I’m in the proverbial broom closet. And it’s not because I’m worried about people who have wild misconceptions about paganism being equivalent to devil worship… convinced I’m shut in a dark basement, burning black tapers, chanting “Kalima, kalima!” and ripping the still beating hearts out of live poultry. I think the United States is at least slightly more progressive than that.
I believe that indulging in supernatural fantasy practices can be dangerous. I think there’s a certain stereo-type of religious people, especially those who believe in things like astrology and divination, as less than credible. Plus religion has led to countless wars, and problems like xenophobia and segregation: hell, even gays in our country are treated like second class citizens. So how could someone like myself, who sees the inherent problem with religion, support something so supernatural and not based in science?
1. Anything is possible
Scientists will claim we have an understanding of the cosmos that is vast, and this might be true, but how could it be anywhere near complete? Humans might be subatomic creatures on the back of a large Wurdang (a furry 5 legged monstrosity floating in an alien ocean near Zeekzeek) or the dream of little boy named Frank. I mean, I’m not saying like, “Oh, Neo, we’re in the Matrix, bend this spoon, I know Kung Fu!” …but I kind of am. We can’t prove this experience is 100% what we believe it is and there is a 50/50 chance of God, Santa, and the Easter Bunny all existing, or not existing, in equal proportion. Anything is possible. Magick is the science of tomorrow.
2. We’re limited by 5 traditional senses but we don’t have all the senses
Did you know there was a cat who predicted 50 deaths in a nursing home? How is that possible? There is no solid scientific explanation for that, but any number of plausible theories. But it’s not science: yet. My point is, there are senses out there that we can’t perceive, and we’re completely limited by human experience and our senses. In a good way.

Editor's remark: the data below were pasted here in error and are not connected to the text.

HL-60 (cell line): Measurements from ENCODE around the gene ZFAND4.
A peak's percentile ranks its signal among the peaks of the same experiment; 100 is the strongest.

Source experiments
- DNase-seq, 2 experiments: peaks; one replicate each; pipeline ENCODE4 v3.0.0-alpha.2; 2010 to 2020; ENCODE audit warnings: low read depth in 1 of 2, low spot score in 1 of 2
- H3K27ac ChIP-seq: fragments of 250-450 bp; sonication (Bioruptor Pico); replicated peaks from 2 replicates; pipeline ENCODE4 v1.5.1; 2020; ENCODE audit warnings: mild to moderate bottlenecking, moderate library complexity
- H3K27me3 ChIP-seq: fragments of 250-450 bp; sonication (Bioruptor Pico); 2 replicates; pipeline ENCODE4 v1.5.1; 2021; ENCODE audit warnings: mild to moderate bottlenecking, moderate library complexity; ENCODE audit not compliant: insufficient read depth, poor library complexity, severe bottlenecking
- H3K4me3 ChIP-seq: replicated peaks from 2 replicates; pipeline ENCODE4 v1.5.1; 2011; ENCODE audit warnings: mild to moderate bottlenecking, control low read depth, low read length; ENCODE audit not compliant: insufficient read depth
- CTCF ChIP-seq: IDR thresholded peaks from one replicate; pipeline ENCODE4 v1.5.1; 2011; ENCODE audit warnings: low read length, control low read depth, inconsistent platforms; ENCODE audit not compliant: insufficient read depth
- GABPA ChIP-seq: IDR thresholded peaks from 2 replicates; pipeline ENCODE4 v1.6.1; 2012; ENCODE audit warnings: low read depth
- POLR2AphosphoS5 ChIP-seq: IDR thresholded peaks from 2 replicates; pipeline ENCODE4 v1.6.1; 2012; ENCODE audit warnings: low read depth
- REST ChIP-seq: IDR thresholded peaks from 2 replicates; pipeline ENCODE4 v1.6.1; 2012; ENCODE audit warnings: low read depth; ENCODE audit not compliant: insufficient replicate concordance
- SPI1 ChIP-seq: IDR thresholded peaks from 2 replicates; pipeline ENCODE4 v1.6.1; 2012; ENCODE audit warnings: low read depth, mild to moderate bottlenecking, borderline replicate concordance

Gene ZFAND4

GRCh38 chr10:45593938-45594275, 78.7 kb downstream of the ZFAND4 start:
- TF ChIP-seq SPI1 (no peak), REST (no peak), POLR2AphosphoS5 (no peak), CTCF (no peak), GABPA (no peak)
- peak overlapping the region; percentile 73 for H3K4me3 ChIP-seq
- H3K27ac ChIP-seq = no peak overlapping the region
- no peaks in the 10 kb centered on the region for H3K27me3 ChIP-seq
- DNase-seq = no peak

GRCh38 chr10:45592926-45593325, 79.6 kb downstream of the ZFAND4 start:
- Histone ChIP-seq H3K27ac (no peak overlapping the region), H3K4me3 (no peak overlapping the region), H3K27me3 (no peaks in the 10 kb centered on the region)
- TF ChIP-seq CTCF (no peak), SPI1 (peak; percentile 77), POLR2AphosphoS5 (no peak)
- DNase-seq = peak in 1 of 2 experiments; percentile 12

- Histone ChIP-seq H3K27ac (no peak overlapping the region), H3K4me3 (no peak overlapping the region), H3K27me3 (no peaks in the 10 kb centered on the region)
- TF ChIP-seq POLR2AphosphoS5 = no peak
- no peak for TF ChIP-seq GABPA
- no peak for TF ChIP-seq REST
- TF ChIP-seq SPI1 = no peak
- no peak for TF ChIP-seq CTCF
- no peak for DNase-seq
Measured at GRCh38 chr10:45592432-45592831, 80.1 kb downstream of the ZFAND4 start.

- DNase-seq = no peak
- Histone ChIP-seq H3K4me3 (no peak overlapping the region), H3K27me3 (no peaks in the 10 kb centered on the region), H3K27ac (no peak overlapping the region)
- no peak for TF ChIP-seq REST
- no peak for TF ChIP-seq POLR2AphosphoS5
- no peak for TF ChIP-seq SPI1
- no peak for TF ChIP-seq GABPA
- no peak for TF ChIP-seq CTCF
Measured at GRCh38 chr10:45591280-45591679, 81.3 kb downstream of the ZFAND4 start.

3. Perception alters reality
Branches of quantum mechanics dictate that by perceiving or not perceiving, we affect the outcome of an experiment. Just take a look at The Double Slit Experiment or the concept of Schrödinger’s Cat.
4. The mind is a powerful tool
If we can convince ourselves of something, then we can make it a reality. I know, I know… this is kind of a cheesy, Anthony Robbins “motivational speaker” concept, but it’s true! If we believe something, there’s a connection to that faith, will, and positive attitude, and to our subconscious making it happen consciously. Example: Sue wants to lose weight. She believes she can do it, so her subconscious begins to affect her conscious mind. She starts to eat better and exercise more. Her belief that it will happen will affect her actions in reality.
5. The morality problem
All this “the possibilities are limitless!” and “science isn’t 100% proven! stuff is great… but then you could just believe whatever the hell you want, because it might be true, without any concern for what affect it has on you, or others. Religious people will argue you can’t have morality without religion. I’d argue all you need is empathy. Empathy isn’t a religious idea, it’s a human idea. The Wiccan Rede dictates: “Harm none,” and while this is never an absolute possibility all the time, living with this thought in mind, we tend to make choices based on how it may affect other people, or the world around us. A sensitivity to not only our own experience, but how our actions will affect others, is a great rule of morality I think we should live by.
Wicca has taught me that if I want something, I have to believe it will be a reality, and I can make it so. This optimism has made me a happier and healthier person. I bounce out of bed in the morning thinking, “Hell yeah, I can do whatever I want, because I’m a wise and empowered witch!” And it feels pretty friggin good to feel that way, if nothing else.